I do not fall in love like the ordinary person. It's taken me a long time to accept this. While my friends have found people that make them glow, or that they are gradually starting to resemble (I believe from the large exchange of DNA that love elicits), my approach has been like a swordfish -- fighting every step of the way while being reeled in, and then, when finally in the boat, feeling slowly suffocated and getting ready to either a) leap out of the boat again or b) stab my captor in the eye.
Thus, I've sat through many fairy tale weddings, looking on with some perplexity as my friends said the lines that were (in theory, anyway) supposed to give themselves to the other person forever. And vice versa. And I have to admit, although the thought of trying on wedding gowns amuses me, and a sparkle on my left hand might be nice, I must eventually face reality: that I would immediately spill wine all over the dress, and the ring would make me an even larger target for the mugging that will eventually take place to break me into being a New Orleanian.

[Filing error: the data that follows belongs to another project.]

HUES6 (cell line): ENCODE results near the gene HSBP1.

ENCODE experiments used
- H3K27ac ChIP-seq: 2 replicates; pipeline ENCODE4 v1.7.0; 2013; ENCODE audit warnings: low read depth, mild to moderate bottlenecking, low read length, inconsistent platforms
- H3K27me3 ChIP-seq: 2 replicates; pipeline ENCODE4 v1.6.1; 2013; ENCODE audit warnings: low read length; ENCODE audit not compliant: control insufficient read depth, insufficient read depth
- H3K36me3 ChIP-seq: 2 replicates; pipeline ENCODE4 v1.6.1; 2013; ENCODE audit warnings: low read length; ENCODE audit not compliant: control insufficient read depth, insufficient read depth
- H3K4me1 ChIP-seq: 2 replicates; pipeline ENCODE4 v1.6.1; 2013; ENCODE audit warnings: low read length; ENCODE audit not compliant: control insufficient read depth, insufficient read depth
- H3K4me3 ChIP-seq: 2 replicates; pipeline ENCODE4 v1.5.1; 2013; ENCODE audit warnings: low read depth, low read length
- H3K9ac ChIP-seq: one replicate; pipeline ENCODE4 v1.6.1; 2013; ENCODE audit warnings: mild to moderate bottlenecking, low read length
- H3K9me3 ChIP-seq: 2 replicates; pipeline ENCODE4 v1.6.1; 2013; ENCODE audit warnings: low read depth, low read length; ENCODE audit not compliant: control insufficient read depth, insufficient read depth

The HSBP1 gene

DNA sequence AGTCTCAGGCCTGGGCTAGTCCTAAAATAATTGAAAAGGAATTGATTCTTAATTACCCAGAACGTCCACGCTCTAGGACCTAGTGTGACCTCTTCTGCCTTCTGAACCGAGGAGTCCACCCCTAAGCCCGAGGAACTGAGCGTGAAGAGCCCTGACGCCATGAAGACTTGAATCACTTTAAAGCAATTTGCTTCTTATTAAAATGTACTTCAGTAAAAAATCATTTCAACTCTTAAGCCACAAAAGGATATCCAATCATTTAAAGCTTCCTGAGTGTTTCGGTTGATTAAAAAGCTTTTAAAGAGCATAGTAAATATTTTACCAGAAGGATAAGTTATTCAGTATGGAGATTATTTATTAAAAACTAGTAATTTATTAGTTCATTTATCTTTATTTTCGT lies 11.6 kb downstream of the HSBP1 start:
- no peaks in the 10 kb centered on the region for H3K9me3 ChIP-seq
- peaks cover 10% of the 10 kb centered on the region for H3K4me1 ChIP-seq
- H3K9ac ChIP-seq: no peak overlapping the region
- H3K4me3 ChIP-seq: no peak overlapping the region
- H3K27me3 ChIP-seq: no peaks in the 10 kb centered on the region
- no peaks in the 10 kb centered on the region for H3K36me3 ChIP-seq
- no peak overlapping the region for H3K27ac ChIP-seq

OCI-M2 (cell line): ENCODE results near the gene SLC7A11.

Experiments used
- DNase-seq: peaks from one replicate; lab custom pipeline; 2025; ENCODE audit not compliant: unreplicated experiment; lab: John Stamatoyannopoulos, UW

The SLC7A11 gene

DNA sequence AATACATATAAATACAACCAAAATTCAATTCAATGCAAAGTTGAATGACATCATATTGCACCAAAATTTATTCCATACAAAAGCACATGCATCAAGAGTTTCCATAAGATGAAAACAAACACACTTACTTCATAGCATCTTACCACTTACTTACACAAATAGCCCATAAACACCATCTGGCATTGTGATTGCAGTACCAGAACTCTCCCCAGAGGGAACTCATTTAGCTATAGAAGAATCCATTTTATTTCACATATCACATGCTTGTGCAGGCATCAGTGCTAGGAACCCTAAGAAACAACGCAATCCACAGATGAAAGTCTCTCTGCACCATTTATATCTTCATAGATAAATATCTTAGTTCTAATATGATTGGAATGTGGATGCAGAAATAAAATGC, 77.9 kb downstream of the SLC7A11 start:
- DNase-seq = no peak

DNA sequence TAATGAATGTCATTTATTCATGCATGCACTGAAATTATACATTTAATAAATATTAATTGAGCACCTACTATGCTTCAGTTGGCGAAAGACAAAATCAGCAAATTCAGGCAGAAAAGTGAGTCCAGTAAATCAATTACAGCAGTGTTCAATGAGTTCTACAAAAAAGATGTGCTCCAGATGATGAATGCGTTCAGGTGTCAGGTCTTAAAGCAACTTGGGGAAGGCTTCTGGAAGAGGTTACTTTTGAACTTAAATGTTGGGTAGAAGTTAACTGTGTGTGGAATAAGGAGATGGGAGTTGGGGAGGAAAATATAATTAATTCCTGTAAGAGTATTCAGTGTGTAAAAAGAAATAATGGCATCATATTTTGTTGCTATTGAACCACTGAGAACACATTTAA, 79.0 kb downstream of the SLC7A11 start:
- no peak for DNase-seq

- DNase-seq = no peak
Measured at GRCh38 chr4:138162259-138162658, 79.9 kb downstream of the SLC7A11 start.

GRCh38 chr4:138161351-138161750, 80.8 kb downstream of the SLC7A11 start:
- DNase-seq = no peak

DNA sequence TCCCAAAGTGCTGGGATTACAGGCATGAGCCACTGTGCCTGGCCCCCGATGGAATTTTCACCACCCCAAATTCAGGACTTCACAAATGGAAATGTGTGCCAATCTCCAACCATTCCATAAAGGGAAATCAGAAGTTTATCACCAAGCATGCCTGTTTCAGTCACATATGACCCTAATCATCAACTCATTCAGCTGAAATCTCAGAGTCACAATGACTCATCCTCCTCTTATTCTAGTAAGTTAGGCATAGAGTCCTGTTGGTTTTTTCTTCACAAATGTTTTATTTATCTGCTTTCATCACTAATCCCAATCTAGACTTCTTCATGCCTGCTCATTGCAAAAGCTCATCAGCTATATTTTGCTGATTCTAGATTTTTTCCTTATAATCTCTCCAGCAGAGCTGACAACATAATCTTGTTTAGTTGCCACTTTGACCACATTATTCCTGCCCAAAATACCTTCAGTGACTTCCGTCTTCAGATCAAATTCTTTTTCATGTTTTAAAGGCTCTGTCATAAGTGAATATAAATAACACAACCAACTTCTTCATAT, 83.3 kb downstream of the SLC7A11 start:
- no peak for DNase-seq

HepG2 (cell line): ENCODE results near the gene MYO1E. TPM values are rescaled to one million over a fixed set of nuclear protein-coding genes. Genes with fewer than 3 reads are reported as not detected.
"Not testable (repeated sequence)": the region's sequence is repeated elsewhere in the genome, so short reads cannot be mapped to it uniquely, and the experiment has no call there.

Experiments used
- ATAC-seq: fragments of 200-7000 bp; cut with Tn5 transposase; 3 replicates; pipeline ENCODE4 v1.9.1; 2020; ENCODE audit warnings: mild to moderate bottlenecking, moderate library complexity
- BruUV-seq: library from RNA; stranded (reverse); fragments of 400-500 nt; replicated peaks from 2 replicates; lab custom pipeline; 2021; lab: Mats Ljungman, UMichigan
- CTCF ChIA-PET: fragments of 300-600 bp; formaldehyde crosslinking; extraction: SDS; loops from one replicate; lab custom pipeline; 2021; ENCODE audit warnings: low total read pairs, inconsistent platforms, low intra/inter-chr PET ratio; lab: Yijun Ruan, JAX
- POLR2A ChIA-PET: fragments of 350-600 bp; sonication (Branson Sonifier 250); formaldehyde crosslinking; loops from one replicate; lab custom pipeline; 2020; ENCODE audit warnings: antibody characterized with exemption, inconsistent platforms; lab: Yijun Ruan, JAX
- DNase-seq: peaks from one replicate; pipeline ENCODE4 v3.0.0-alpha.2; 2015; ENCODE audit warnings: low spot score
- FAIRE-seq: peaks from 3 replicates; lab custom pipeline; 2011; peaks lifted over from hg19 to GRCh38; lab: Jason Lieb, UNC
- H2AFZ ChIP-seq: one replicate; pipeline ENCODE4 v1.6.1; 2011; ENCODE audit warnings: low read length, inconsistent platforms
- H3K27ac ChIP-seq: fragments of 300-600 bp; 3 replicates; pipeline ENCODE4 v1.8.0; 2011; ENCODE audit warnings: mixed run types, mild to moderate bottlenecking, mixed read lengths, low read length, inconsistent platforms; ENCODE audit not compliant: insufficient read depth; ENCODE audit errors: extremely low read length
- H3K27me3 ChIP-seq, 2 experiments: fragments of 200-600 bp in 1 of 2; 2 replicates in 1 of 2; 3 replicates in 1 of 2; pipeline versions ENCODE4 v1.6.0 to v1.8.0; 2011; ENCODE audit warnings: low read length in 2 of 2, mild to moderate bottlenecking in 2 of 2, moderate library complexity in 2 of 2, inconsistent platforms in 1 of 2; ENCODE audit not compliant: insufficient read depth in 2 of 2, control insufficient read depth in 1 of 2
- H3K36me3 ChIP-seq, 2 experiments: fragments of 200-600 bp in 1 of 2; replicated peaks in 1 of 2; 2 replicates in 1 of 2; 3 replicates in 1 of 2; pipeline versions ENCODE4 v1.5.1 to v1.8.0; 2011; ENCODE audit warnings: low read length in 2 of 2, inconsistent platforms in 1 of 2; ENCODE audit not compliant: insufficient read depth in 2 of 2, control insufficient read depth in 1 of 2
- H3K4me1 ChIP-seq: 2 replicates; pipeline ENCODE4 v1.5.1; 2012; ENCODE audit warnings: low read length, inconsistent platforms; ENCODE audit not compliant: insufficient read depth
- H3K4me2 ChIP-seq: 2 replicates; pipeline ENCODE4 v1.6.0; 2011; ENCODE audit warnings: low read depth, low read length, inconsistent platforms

There was a boy I thought that I once very much wanted to have those things with. But he wanted to have them in Canada, and thus I found a much more suitable boy who understands that it is ridiculous to want to live anywhere where it is under 50 degrees more than two months out of the year. And I love him instead.
But this love is different. I've fought it off, the best I could. I questioned, interrogated, accused, put his TV out on my porch overnight and a variety of other irrational behaviors that I can only explain by my lame swordfish metaphor. I was fighting for my life, I suppose.
But lately, the boat hasn't been so bad, and maybe I'll think about it long and hard should I ever consider jumping.
And for me, that's about as good as love gets.